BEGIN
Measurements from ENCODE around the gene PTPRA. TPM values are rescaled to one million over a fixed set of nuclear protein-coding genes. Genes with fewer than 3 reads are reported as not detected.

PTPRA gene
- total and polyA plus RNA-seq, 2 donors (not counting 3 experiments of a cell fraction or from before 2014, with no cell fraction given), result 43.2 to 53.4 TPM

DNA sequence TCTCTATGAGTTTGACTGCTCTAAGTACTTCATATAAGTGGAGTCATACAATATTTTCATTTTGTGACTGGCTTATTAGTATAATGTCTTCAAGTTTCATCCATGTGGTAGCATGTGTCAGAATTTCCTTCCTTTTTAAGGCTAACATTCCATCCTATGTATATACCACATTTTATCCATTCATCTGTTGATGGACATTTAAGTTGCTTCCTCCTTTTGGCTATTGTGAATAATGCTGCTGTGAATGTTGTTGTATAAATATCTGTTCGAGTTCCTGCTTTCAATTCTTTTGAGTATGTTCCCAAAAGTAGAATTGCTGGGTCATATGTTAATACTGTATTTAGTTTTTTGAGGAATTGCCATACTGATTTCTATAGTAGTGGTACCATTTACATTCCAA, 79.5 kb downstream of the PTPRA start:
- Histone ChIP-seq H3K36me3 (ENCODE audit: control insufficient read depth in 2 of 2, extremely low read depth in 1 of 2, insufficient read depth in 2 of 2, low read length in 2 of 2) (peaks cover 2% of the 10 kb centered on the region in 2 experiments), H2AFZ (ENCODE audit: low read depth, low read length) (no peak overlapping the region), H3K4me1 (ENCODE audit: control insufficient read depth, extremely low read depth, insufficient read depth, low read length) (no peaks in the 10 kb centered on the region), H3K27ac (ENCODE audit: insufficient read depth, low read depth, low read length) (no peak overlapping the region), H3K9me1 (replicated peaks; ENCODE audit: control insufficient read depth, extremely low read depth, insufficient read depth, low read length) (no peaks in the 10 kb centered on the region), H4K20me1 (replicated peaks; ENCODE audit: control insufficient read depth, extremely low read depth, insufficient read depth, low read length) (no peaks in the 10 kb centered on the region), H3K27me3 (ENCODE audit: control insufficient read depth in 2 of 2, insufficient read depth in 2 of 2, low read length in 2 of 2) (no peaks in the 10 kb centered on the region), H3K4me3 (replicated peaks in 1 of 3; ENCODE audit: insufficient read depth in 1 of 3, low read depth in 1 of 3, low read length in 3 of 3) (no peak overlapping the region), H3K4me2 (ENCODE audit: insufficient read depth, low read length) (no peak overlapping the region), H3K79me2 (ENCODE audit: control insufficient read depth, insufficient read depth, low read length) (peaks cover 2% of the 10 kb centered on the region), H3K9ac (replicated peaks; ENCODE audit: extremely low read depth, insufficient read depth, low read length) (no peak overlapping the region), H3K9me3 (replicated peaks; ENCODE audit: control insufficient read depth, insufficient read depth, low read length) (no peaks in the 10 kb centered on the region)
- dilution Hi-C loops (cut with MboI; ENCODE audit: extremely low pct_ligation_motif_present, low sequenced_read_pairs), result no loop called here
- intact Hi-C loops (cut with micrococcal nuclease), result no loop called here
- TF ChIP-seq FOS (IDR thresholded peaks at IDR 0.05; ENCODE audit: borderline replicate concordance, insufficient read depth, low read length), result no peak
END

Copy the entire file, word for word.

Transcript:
Measurements from ENCODE around the gene PTPRA. TPM values are rescaled to one million over a fixed set of nuclear protein-coding genes. Genes with fewer than 3 reads are reported as not detected.

PTPRA gene
- total and polyA plus RNA-seq, 2 donors (not counting 3 experiments of a cell fraction or from before 2014, with no cell fraction given), result 43.2 to 53.4 TPM

DNA sequence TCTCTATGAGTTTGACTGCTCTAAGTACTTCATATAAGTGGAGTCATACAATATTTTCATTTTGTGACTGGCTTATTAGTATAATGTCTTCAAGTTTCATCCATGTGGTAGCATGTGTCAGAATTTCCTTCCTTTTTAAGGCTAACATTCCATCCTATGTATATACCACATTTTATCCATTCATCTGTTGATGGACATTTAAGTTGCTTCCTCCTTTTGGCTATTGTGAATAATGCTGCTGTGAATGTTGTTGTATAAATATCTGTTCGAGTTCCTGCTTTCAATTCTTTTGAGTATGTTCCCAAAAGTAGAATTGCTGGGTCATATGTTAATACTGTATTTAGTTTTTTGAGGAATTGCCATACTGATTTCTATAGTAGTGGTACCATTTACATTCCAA, 79.5 kb downstream of the PTPRA start:
- Histone ChIP-seq H3K36me3 (ENCODE audit: control insufficient read depth in 2 of 2, extremely low read depth in 1 of 2, insufficient read depth in 2 of 2, low read length in 2 of 2) (peaks cover 2% of the 10 kb centered on the region in 2 experiments), H2AFZ (ENCODE audit: low read depth, low read length) (no peak overlapping the region), H3K4me1 (ENCODE audit: control insufficient read depth, extremely low read depth, insufficient read depth, low read length) (no peaks in the 10 kb centered on the region), H3K27ac (ENCODE audit: insufficient read depth, low read depth, low read length) (no peak overlapping the region), H3K9me1 (replicated peaks; ENCODE audit: control insufficient read depth, extremely low read depth, insufficient read depth, low read length) (no peaks in the 10 kb centered on the region), H4K20me1 (replicated peaks; ENCODE audit: control insufficient read depth, extremely low read depth, insufficient read depth, low read length) (no peaks in the 10 kb centered on the region), H3K27me3 (ENCODE audit: control insufficient read depth in 2 of 2, insufficient read depth in 2 of 2, low read length in 2 of 2) (no peaks in the 10 kb centered on the region), H3K4me3 (replicated peaks in 1 of 3; ENCODE audit: insufficient read depth in 1 of 3, low read depth in 1 of 3, low read length in 3 of 3) (no peak overlapping the region), H3K4me2 (ENCODE audit: insufficient read depth, low read length) (no peak overlapping the region), H3K79me2 (ENCODE audit: control insufficient read depth, insufficient read depth, low read length) (peaks cover 2% of the 10 kb centered on the region), H3K9ac (replicated peaks; ENCODE audit: extremely low read depth, insufficient read depth, low read length) (no peak overlapping the region), H3K9me3 (replicated peaks; ENCODE audit: control insufficient read depth, insufficient read depth, low read length) (no peaks in the 10 kb centered on the region)
- dilution Hi-C loops (cut with MboI; ENCODE audit: extremely low pct_ligation_motif_present, low sequenced_read_pairs), result no loop called here
- intact Hi-C loops (cut with micrococcal nuclease), result no loop called here
- TF ChIP-seq FOS (IDR thresholded peaks at IDR 0.05; ENCODE audit: borderline replicate concordance, insufficient read depth, low read length), result no peak